Interactive graphic: how international aid has changed over time

Interactive graphic: how international aid has changed over time

This graphic shows how international aid to selected African countries has changed over time.  You can compare different countries or types of aid by clicking ‘Explore data’ in the corner of the graphic.

It’s part of an in-depth report from Development Initiatives called “Investments to End Poverty” which was launched as world leaders met to discuss the future of global development goals in New York last week at the UN General Assembly.

This particular graphic reveals that although resources to end poverty are increasing and changing, aid is still crucial for the poorest.

Resources available to poor countries have more than doubled over the last decade and considerably changed. While foreign direct investment, remittances and loans have significantly increased, the number of developing countries where official development assistance (ODA) is the largest resource has more than halved from 95 to just 43. But aid remains the largest resource for the poorest countries, mostly in sub-Saharan Africa.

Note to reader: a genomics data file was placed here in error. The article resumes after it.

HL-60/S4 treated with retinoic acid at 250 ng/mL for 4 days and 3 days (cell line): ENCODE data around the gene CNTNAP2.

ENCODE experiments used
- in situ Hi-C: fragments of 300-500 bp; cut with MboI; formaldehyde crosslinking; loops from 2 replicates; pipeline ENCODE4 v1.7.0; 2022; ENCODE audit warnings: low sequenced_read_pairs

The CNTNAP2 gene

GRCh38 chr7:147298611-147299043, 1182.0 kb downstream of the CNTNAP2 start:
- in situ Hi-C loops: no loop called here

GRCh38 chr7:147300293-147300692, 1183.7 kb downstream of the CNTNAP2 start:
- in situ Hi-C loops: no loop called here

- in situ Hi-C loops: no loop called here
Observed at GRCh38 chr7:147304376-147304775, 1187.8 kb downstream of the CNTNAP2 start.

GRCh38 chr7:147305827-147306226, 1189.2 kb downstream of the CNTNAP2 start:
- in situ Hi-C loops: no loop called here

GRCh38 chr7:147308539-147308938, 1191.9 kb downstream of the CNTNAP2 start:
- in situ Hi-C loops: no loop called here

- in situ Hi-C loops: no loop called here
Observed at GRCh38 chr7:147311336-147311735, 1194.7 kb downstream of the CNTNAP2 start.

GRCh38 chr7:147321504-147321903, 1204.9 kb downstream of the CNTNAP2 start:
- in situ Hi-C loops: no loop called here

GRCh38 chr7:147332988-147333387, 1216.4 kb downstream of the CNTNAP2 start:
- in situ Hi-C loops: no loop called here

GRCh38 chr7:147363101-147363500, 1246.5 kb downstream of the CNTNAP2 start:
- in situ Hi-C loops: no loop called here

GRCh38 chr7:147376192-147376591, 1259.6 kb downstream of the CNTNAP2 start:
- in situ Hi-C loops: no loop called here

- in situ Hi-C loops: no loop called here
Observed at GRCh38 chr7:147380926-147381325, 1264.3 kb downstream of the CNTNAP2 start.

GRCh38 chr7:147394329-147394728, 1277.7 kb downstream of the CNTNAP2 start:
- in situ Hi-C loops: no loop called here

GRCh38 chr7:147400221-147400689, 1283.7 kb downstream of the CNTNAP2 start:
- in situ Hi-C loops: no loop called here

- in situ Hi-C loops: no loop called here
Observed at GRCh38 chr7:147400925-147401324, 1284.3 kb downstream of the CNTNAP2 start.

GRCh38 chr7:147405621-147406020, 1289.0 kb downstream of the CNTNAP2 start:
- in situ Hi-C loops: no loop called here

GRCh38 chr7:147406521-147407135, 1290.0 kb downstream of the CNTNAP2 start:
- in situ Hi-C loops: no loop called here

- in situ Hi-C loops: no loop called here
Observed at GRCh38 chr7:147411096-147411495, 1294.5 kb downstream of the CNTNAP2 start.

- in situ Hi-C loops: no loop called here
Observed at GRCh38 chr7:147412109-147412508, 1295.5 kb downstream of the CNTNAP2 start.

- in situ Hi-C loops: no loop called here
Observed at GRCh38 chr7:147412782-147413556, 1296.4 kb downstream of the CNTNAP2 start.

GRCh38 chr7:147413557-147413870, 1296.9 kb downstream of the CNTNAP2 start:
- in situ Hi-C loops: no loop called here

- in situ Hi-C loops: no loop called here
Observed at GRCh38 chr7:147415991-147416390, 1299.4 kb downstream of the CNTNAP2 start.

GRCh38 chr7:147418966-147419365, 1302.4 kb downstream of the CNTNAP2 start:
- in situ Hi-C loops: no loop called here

Another data visualisation shows how aid is not a simple transfer of cash from a donor to a recipient country.

unbundling aid

Too often aid is seen as a simple transfer of cash from a donor to a recipient country. Aid comes in a variety of forms: cash, loans, food or other goods, and expert advisors, etc. Moreover, a large part of aid never actually leaves donor countries. The money is spent on activities within the donor country like supporting students from developing countries or cancelling debt.

At least $22 billion of the $100 billion-plus aid reported as bilateral aid in 2011 was never transferred to poor countries. This is about 20%!  For example, both Denmark and Italy reported giving over $2 billion in bilateral aid in 2011. More than two-thirds of Denmark’s aid was transferred to developing countries. By contrast, more than two-thirds of Italy’s aid, mainly debt relief or housing refugees, stayed in Italy.

Similarly of the $7.5 billion reported as being given the Democratic Republic of Congo (DRC) in 2011, more than $5 billion never reached the country and went towards the cancellation of debts.

The report also includes a projection of future poverty distributions which is covered in this blog post.

Explore the data visualisations in more detail at Development Initiatives or download the full report.

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